Lower residual beta-cell function among diabetic children with familiar disposition

Anna Jessen Rubaek, Esben Thyssen Vestergaard, Kurt Kristensen and Jesper Sand Sorensen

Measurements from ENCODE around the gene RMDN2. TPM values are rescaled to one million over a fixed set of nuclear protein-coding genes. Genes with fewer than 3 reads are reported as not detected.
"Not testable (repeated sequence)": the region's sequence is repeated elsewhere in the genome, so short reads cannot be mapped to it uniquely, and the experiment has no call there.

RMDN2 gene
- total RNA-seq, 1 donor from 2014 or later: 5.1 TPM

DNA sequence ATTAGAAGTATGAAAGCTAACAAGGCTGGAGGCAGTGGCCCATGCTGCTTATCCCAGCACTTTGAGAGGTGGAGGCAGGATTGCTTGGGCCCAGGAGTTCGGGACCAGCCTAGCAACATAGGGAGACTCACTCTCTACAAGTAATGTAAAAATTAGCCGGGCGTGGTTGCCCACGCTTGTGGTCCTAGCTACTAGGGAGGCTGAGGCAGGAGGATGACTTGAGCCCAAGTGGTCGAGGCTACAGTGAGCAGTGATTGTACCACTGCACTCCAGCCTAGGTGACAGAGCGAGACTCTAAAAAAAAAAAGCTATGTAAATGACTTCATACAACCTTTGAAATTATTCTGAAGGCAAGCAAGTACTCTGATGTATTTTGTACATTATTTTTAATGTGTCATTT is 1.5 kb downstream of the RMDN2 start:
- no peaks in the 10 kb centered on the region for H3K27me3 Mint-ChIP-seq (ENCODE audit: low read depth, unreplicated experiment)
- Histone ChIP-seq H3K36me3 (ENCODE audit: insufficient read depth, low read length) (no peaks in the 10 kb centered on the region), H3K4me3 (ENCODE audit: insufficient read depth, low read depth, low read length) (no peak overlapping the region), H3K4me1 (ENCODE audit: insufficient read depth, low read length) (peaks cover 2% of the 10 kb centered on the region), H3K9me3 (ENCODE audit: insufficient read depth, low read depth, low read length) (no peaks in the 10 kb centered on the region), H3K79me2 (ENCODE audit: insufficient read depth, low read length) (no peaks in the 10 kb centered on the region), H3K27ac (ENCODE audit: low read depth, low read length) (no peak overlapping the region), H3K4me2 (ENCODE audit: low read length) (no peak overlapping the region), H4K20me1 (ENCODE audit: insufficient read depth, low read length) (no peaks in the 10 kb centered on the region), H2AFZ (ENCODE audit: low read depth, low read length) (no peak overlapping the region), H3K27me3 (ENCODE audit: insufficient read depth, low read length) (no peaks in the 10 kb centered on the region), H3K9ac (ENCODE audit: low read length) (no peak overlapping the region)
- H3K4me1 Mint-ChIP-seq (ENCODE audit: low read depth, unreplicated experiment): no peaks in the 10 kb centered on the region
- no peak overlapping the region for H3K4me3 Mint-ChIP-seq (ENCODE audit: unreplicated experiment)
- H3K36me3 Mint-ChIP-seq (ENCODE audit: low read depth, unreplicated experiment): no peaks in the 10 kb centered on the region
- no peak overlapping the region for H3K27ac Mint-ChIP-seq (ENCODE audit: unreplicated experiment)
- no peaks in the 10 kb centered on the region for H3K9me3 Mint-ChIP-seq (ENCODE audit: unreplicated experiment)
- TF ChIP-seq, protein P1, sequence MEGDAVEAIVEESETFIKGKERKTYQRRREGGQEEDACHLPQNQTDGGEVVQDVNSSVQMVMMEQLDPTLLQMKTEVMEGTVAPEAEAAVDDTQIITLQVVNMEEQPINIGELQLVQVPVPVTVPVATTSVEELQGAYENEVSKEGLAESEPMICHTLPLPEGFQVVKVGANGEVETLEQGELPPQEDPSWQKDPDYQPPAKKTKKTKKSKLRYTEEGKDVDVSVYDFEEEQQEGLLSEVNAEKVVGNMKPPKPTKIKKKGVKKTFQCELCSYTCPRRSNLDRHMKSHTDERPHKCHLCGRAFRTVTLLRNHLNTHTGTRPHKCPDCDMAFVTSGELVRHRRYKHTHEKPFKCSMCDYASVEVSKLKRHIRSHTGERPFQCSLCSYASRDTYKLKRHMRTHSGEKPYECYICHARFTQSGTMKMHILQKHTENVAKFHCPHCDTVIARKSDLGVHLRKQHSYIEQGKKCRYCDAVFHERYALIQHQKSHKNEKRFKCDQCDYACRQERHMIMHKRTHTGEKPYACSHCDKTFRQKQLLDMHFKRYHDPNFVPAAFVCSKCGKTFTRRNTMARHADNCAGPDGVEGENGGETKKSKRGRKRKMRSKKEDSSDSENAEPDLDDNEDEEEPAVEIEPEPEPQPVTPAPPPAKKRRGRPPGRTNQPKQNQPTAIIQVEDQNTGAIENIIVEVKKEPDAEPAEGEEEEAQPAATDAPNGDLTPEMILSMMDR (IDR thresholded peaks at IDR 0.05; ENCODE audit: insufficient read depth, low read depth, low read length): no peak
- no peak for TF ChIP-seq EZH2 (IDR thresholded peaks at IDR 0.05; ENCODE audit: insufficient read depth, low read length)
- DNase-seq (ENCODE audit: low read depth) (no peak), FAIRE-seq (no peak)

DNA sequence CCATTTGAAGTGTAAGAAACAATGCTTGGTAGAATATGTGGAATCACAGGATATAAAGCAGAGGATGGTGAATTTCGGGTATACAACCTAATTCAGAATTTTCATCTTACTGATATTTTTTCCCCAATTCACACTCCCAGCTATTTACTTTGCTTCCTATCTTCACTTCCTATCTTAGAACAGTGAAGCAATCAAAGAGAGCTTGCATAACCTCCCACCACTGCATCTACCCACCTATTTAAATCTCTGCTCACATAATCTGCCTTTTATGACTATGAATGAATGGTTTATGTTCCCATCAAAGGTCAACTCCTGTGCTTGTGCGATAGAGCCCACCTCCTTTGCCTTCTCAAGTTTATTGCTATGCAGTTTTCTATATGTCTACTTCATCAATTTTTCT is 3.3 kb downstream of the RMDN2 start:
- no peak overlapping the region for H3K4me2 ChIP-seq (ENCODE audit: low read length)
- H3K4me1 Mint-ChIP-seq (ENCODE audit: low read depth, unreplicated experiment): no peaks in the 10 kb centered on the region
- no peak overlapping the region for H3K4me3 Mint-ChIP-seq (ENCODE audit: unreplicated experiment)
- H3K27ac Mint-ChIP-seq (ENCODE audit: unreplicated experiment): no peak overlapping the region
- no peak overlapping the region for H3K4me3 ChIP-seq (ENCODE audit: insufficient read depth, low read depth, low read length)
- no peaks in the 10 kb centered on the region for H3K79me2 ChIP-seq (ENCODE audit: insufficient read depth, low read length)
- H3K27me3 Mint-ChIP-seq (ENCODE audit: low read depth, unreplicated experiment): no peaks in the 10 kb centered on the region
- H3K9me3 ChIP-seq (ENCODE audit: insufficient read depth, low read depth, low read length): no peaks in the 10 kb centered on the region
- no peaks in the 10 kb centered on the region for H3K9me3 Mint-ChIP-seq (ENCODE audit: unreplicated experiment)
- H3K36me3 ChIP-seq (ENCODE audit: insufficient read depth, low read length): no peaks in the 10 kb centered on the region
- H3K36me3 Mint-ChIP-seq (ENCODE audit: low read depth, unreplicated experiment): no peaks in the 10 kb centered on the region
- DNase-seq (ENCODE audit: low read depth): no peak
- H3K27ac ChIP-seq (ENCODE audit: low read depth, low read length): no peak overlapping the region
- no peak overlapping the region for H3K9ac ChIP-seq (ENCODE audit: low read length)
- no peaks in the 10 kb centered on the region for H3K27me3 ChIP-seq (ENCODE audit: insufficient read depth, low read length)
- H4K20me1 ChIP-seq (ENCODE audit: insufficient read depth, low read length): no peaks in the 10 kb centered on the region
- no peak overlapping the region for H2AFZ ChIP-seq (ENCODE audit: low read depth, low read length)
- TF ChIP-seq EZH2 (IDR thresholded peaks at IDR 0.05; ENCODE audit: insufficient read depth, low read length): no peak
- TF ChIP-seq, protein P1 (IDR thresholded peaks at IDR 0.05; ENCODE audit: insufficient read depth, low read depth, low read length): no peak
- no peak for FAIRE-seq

Objective: Type 1 Diabetes (T1DM) is an autoimmune, multifactorial disease that causes dysregulation of blood glucose and may result in severe complications. The disease still causes long-term complications whereby the treatment is not at its optimum. This study investigates the impact of Family History of T1DM (FHD) on children and adolescents with T1DM by analyzing differences in Diabetic Ketoacidosis (DKA); HbA1c at onset; and HbA1c and residual insulin secretion 3-6 years after the onset of T1DM. Method: 342 children with a diabetes duration of 3-6 years and onset before the age of 15 years analysis. Results: The key finding is, that children with FHD have lower stimulated c-peptide after 3-6 years after onset compared to the controls without FHD (p=0.048). Subjects with FHD have significantly lower levels of HbA1c at the onset of T1DM (p=0.005) and less frequent DKA at onset (p=0.004). No difference in HbA1c 3-6 years after onset was found. Conclusion: The lower stimulated c-peptide in subjects with FHD suggests that they have a lower beta-cell function and that they have a more aggressive form of diabetes than children without FHD. Less DKA and lower HbA1c at onset are a result of earlier diagnosis. The study is the largest of its kind but still, it was limited by a small study population whereby further studies are needed to investigate the impact of first-degree relatives with T1DM on metabolic control.